be a good girl, don’t complain

Recently, Jeanette Winterson burnt her books after objecting to how her work had been packaged:

It’s also the end of a fortnight when I was unceremoniously dropped by my French publisher for a book that did not centre a romance, and turned down by a German publisher for being ‘perhaps a bit brainy’.

What’s going on atm within fiction or, rather, to the women who write it? What expectations are being placed on us to meet the market where it wants us to be? To have our work defined in ‘cosy’ terms or conform in ways that would never be required or expected of our male peers?

Irrespective of what you think about Winterson’s actions: publicity stunt? or her put-down of ‘wimmin’s fiction’ as ill-considered or rude, there does seem to be something awry.

In 2014, my first novel, as then unpublished, won the Pen Factor competition. It was a pretty gruelling event where agents quizzed the shortlisted writers about their work. I’ll never forget one agent taking one writer to task when she asked of her book, set in the 19th century, but who is it for? Who is it for? And when the author, bewildered and uncertain, went to reply the agent cut across her: No, no. Is it for women, or for men?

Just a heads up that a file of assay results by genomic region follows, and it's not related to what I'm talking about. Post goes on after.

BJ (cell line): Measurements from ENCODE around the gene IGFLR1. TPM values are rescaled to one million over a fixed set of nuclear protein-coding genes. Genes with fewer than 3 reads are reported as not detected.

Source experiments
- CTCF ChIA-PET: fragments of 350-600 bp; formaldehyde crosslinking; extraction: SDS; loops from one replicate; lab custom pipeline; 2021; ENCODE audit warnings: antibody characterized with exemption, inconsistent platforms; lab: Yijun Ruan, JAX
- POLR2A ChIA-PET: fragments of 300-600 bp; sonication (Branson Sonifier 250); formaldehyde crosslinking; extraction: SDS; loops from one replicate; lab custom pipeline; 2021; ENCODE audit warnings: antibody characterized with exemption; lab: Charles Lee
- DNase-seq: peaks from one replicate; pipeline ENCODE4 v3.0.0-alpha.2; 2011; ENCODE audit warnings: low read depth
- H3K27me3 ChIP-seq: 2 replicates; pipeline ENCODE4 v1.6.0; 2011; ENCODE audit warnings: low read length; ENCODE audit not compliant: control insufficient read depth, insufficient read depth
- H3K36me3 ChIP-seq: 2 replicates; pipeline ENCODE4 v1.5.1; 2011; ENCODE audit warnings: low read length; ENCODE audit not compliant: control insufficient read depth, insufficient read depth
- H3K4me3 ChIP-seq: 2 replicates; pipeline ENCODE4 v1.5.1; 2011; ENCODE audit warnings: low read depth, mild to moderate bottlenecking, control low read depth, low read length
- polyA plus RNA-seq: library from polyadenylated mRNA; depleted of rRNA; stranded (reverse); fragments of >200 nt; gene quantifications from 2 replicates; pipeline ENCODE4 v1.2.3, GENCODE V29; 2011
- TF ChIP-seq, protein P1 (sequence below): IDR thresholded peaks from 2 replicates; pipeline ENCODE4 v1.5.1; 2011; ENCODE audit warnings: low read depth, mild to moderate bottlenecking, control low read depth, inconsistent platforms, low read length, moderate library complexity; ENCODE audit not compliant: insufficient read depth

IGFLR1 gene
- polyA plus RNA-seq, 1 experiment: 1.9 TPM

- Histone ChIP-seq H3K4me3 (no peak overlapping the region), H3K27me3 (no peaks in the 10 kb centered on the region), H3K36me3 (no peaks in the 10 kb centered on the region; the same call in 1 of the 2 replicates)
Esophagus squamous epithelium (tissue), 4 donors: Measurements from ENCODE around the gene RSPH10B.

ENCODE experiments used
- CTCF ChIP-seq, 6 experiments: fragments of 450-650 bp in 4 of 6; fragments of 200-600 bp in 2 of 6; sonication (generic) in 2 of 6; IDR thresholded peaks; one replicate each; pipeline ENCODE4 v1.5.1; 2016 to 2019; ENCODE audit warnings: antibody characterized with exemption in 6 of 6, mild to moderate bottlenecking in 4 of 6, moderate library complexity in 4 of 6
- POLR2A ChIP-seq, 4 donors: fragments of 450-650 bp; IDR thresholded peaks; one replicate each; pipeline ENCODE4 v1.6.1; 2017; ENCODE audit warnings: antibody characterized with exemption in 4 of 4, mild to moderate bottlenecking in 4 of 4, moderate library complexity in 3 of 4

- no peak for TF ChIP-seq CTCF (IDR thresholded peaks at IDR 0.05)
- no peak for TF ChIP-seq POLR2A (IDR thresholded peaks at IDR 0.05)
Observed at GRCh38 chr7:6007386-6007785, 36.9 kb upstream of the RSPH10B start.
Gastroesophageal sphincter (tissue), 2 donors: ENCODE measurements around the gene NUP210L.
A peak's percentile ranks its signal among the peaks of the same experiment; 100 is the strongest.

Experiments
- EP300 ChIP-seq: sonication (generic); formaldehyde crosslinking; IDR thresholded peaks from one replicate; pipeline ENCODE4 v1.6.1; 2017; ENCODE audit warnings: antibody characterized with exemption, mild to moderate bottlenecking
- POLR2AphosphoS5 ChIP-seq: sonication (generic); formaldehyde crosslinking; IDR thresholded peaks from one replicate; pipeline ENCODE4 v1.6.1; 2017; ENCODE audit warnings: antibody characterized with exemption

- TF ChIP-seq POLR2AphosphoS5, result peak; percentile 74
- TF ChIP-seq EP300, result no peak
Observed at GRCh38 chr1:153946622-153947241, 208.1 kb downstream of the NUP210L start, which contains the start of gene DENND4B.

More recently, I’ve noticed expectations emerging within historical fiction as a genre that books written by a woman should centre a woman’s story. That story is inevitably a story of struggle, and often that struggle involves romance. Feisty lass, with all of history against her and yet she will overcome. I have nothing against this narrative arc, these books are a way to recover women’s stories and experience. Nor do I object to fiction that centres romance. That said, are we seriously saying that only men get to write novels outside of this? That men can be ‘brainy’ (I prefer ambitious) and that these stories are their preserve?

Historical fiction for me is a political space. A contested, unsettled place. It interests me and I think I have something to say. It’s why I write. I do not write historical fiction to make history warm and safe.

The rare times I get asked what advice I would give to new writers, setting out, I say: Be ambitious in your work. I always aim this at the women listening. For men do not need to be told, they mostly already know.

Winterson doesn’t need me to defend her. By all means be critical of how she framed her response. But allow her her fury.

I was furious too.

As should any woman being told in effect to accept it, get on with it and not complain.

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